In 2015 Brooks published The Conservative Heart, which lays out his vision for a new conservative movement focused on reducing poverty and expanding opportunity, particularly for vulnerable people. Greg Mankiw summarized Brooks's main thesis: "He wants conservatives to speak more in moral terms, to be seen fighting for people rather than against policies, to spend more time engaging with moderates and liberals, and to embrace the persona of a happy warrior."
Brooks critiques there the "War on Poverty," analyzes human happiness and the components of a fulfilling life, interviews with social entrepreneurs and the formerly-homeless people who were helped to rebuild their lives, and provides communications tips for conservative leaders to more effectively defend their positions.
Brooks believes the U.S. is locked in a culture war in which either the U.S. will continue to be an exceptional nation organized around the principles of free enterprise, limited government, a reliance on entrepreneurship and rewards determined by market forces, or U.S. will move toward European-style statism grounded in expanding bureaucracies, a managed economy, and large-scale income redistribution. Brooks states that while some have tried to dismiss the Tea Party demonstrations and the town hall protests as the work of extremists, ignorant backwoodsmen, or agents of the health-care industry, the movement reveals much about the culture war that is underway, and it is not at all clear the side that will prevail. Brooks fears that rejecting the founding principles of free enterprise will permanently lessen the wealth of the US. However, the greatest danger is the abandonment of the pursuit of happiness because only free enterprise brings happiness as a result of earned success.
This section contains too many or overly lengthy quotations for an encyclopedic entry. (March 2017)
On July 14, 2008, AEI president Christopher DeMuth announced that Brooks would succeed him. "I am thrilled and honored to be asked to serve as the president of AEI," Brooks said. "With research ranging between prophetic ideas and technical policy details, AEI has always acted as a steward of American ideals of private liberty, individual opportunity, and free enterprise. Time and again, AEI's mix of great people and strong values has produced the right ideas at the right time for America and the world. To serve as the Institute's president in the coming era is a truly wonderful and humbling opportunity, and I am fully committed to building on the Institute's amazing record of success." Brooks became AEI's eleventh president on January 1, 2009. In March 2018, Brooks announced his intent to step down as AEI's president.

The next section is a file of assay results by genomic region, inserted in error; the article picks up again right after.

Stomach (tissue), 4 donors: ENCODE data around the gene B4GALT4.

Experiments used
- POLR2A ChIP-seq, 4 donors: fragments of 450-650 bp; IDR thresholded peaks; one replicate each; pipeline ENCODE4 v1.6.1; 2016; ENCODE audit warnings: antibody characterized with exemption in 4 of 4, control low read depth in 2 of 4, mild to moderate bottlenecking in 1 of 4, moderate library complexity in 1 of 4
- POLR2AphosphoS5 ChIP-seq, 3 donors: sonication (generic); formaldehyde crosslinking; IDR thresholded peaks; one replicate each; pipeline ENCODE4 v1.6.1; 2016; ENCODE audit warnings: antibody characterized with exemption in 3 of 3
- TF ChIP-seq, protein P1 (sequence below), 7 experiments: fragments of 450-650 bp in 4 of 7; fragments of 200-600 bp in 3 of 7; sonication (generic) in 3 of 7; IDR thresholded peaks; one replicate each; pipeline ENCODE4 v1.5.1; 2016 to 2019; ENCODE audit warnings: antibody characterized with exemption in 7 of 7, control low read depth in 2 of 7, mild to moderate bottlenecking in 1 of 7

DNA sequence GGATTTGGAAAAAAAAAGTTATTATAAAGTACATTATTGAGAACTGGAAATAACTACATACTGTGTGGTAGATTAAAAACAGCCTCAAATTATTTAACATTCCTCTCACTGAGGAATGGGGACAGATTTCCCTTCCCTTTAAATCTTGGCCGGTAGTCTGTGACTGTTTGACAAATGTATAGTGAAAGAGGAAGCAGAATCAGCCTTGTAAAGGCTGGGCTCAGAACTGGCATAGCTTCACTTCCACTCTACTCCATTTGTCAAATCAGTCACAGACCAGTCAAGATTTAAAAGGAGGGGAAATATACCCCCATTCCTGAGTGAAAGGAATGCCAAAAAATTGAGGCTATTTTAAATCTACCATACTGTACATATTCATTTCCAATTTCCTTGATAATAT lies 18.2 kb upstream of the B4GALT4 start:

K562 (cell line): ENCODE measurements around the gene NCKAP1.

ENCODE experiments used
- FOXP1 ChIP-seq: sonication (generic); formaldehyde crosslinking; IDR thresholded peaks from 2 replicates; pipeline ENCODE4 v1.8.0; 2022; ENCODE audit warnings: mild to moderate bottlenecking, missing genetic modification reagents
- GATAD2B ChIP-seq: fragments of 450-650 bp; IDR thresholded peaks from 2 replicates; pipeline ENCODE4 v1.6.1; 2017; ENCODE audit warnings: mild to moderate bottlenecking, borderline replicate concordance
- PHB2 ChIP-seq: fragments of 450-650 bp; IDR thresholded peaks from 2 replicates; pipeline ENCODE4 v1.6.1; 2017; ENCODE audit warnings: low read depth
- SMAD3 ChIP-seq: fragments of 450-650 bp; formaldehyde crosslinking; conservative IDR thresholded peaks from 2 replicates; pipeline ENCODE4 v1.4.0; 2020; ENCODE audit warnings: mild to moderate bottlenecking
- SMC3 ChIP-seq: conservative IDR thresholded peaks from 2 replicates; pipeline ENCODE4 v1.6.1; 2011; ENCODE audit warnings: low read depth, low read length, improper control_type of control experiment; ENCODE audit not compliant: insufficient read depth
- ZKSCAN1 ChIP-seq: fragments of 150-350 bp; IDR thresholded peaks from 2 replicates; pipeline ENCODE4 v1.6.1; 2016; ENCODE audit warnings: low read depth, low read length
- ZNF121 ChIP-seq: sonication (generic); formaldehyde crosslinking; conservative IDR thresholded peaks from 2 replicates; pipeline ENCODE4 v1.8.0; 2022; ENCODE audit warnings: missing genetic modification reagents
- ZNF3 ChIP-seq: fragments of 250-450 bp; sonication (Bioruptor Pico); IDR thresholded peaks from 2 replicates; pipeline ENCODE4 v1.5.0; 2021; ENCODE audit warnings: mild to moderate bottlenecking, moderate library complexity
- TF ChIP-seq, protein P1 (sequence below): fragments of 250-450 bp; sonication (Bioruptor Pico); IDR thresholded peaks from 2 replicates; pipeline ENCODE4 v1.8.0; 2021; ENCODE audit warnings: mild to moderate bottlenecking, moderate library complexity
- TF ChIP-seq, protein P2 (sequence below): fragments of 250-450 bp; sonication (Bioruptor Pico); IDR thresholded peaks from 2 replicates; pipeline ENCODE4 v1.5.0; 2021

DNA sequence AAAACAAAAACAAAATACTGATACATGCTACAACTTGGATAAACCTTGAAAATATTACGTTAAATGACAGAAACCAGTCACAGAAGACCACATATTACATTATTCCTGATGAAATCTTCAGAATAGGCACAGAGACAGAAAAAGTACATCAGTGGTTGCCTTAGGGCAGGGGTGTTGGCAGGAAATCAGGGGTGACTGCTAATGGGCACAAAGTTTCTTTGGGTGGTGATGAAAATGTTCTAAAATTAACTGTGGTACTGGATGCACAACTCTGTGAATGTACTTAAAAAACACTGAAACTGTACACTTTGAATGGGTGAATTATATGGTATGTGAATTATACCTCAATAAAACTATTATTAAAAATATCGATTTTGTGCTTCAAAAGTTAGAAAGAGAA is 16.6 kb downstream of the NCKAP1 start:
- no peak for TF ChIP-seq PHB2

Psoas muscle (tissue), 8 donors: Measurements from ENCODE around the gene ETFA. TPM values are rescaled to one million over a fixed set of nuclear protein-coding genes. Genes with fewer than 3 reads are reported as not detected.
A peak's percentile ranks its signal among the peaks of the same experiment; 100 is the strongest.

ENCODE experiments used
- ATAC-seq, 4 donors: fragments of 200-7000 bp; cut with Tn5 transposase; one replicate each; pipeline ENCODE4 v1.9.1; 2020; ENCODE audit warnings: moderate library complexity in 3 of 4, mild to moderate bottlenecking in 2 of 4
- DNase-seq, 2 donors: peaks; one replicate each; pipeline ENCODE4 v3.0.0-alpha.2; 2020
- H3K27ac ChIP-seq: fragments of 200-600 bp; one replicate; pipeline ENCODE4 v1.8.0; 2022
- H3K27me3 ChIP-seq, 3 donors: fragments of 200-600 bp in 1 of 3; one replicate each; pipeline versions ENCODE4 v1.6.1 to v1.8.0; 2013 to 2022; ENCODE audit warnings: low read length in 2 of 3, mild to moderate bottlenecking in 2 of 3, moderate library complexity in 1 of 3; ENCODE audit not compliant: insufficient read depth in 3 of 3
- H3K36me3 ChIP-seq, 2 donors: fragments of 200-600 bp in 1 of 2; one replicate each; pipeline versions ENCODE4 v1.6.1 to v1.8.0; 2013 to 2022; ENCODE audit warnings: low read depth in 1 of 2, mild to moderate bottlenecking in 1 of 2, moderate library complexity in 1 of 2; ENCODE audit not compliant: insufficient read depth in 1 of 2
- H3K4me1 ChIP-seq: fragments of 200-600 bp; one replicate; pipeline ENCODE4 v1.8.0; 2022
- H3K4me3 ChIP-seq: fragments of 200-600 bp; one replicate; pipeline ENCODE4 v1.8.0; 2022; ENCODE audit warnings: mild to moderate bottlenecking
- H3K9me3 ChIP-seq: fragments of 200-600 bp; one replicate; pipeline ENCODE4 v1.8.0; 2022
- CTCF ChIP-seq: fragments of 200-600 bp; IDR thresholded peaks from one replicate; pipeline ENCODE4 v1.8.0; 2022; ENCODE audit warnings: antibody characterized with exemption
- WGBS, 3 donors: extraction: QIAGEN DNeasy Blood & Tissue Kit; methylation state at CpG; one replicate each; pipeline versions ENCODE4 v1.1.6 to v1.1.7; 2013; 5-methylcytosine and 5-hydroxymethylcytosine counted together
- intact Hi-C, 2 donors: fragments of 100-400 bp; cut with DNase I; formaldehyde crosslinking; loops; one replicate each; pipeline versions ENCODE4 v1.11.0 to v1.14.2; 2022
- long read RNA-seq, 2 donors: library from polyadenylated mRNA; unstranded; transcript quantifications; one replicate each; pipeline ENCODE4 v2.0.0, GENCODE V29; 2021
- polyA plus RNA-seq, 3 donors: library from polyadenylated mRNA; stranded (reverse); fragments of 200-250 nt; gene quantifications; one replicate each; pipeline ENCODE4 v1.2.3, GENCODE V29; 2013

In 2015, Brooks defined the role of the American Enterprise Institute as providing "a conservative intellectual movement that helps us to understand how culture and policy can be propelled forward. That's how we think of ourselves. So experts – true experts who are on the level of the best university professors – that are dedicated to the ideas of freedom, and opportunity and enterprise and human betterment and flourishing working together for a better world."
In 2014, Robert Doar was appointed the inaugural fellow in AEI's Poverty Studies Program. In a conversation with President Barack Obama in 2015 at the Catholic-Evangelical Leadership Summit on Overcoming Poverty at Georgetown University, Brooks said he is in the free enterprise movement because poverty is "the thing I care about most." He has been cred with shifting Republican politicians' focus towards poverty in recent years.
In the fall of 2013, Brooks traveled to Dharamsala, India to meet with the exiled leader at his temple. At this meeting, Brooks invited the Dalai Lama to visit AEI in February 2014 for a conference on happiness, free enterprise, and human flourishing. In 2016, Brooks and the Dalai Lama contributed to a joint op-ed in the New York Times entitled Dalai Lama: Behind Our Anxiety, the Fear of Being Unneeded.
Brooks left the AEI in mid-2019, explaining that staying in the job longer would ultimately be bad for the organization and for himself personally. He described the job of running the AEI as one requiring more fluid, rather than crystallized, intelligence, and that he was moving into teaching, which benefits from more crystallized intelligence.
Brooks is married to Ester Brooks, and they have three children. They live in Washington, D.C. At age 16, he converted to Roman Catholicism after having a "semi-mystical experience" while at the Basilica of Our Lady of Guadalupe in Mexico during a school band trip. In the past he has been registered as both Democrat and Republican, he now identifies as independent.